now four, and Nicolas, who is three. At the bottom of the stair is an immaculate room with bunk beds. Clad in blue-and-white-striped sheets, six mattresses lie neatly on broad cantilevered wedges of concrete.

Loredana Dall’ Amico reads in the living room, where all the seating was designed by her husband. The floating stainless steel unit behind her is also his design and contains a state-of-the-art stereo system.

Outside, the plan of the property continues to cut against the grain. Most of Valle de Bravo’s swimming pools are on the lake sides of houses, and so despite their lake views, they suffer chilly offshore breezes. At Casa Ia, the pool area, where the kids spend long hours withtheir parents, fits into a sun-drenched concrete box be-tween the house and the hillside, sheltered from the wind. Best of all, the splendid view remains, unimpeded by the living room’s glazed walls.

The kids and their mother relax in the pool area, their figures framed against a monochromatic background of steel and concrete.

Just off the pool is a solarium, where translucent easy chairs designed by the architect blend into the scenery by color mimesis. This phenomenon is also perpetuated by the use of stainless steel in the living spaces, on col-umns and balustrades, bath and kitchen fixtures, hardware, and appliances. "Stainless steel is a great material," says Gomez-Pimienta, "because it reflects its surroundings and disappears, enhancing the light and color that enters from outside: sky, clouds, water, and trees."

The lake can be seen from the pool. The patio doors are held open by rocks that Gomez-Pimienta collected on various pilgrimages: Taliesin West in Arizona, Chateau Neuf du Pape in France, and others.

Upstairs, the living areas are warmed, cooled, enlarged, or shrunken, simply by adjusting the glass doors on the house’s lake and pool sides. Light and ambience alter throughout the day, and due to the reflective qualities of steel, glass, and concrete, the house travels with the colors of the lake and sky—from clear blue in the morning to pink, yellow, or purple in the afternoon. With unabashed happiness, the architect declares that "the house can be 200 square meters by night, but it can go from here to the other end of the lake by day."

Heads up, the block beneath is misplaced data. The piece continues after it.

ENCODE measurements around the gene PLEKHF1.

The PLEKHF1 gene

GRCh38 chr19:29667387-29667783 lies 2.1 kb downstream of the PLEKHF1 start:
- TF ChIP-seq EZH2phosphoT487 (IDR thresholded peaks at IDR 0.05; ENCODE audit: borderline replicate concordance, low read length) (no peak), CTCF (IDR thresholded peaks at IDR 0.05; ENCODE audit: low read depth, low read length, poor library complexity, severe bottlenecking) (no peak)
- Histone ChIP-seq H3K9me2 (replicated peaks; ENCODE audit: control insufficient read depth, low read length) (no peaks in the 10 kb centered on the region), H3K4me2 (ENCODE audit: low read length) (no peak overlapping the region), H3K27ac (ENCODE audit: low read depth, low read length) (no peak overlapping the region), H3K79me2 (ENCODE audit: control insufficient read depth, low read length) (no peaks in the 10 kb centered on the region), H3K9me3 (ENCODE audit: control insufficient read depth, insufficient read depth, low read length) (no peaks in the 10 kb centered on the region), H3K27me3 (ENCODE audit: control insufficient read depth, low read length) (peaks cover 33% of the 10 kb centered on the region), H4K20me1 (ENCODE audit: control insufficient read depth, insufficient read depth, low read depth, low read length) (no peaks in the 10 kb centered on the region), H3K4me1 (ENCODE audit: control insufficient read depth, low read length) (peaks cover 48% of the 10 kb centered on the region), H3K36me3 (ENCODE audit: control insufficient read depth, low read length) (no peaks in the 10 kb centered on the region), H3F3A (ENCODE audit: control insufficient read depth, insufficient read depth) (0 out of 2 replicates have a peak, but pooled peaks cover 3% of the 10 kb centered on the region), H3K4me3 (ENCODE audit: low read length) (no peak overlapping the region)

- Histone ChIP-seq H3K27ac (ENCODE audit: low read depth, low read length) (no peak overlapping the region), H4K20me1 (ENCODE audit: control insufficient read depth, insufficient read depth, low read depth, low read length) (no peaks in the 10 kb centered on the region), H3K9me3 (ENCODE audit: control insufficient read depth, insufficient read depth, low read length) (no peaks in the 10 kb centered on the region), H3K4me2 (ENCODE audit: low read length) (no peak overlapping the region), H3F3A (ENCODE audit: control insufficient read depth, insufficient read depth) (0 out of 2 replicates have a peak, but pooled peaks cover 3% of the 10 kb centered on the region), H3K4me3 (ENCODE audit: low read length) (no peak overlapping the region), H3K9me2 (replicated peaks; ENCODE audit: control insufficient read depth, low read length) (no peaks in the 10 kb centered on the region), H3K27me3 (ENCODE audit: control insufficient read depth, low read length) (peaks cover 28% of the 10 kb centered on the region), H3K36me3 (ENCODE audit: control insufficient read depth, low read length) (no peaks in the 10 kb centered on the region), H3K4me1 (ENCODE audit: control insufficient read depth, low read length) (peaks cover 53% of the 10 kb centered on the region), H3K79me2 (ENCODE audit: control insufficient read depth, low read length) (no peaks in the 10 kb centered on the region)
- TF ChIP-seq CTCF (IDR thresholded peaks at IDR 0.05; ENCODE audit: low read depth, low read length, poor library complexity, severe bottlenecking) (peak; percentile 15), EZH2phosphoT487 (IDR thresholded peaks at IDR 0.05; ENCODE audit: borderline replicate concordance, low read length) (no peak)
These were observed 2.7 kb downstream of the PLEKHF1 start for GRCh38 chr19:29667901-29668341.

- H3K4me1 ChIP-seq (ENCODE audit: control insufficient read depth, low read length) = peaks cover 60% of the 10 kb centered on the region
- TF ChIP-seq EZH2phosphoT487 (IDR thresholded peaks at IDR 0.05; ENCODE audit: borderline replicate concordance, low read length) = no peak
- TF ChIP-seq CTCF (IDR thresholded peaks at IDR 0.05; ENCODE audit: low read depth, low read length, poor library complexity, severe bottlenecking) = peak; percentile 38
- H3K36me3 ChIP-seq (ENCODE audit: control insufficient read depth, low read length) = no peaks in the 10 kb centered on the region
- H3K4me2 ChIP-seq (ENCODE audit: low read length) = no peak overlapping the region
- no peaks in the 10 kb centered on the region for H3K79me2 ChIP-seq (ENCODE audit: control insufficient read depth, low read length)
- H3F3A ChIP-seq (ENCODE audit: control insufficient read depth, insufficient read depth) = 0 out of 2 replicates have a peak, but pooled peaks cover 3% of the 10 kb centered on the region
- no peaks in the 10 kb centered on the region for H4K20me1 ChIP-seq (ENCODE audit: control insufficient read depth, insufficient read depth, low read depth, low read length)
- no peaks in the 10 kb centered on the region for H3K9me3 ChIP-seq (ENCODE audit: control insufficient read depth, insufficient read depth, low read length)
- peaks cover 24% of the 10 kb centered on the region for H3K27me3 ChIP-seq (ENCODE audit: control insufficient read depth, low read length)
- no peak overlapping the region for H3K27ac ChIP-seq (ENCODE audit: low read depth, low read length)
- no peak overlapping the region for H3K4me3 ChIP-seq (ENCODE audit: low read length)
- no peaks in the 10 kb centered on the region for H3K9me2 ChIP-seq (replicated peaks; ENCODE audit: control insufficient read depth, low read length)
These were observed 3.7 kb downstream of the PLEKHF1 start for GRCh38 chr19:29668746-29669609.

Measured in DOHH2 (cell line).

Sold in some of Mexico’s larger cities (Mexico City and Guadalajara), as well as in New York and Paris, Bernardo Gomez-Pimienta's design line, BGP, is perfectly sampled at the house in Valle de Bravo. Because the kitchen, dining area, and living room are a single space where Gomez-Pimienta kept materials minimal, the individual forms of the objects stand out. The Casa Ia tableware is that of the Habita Hotel; Java chairs surround the cantilevered concrete dining table; Attu armchairs welcome peaceful moments in the living room. Even the outdoor furniture is meticulously designed: "The easy chairs have a somewhat industrial structure due to the stainless steel, but the knitted plastic gives them a soft and gentle gesture," he says.

In a larger sense, Casa Ia’s mutability hearkens back to the architect’s Lego reference. The family makes the rooms feel big and ethereal when they wish, or, says Dall’ Amico, "small and cozy when it’s time to cuddle." "What I enjoy the most," her husband adds with more of an architect’s tenor, "is that you get to watch the space extend or reduce, and the unceasing vari-ations perpetually make it a different place from one moment to the next."

In the master bath, the architect managed to combine privacy and a view by adding a horizontal-line pattern to the glass wall.

The rounded steel guardrails on the kids’ bunk beds are meant to inspire fantasies of nautical adventures.

On the desk in the master bedroom, two Philippe Starck fly swatters sit aside a Tolomeo lamp from Artemide.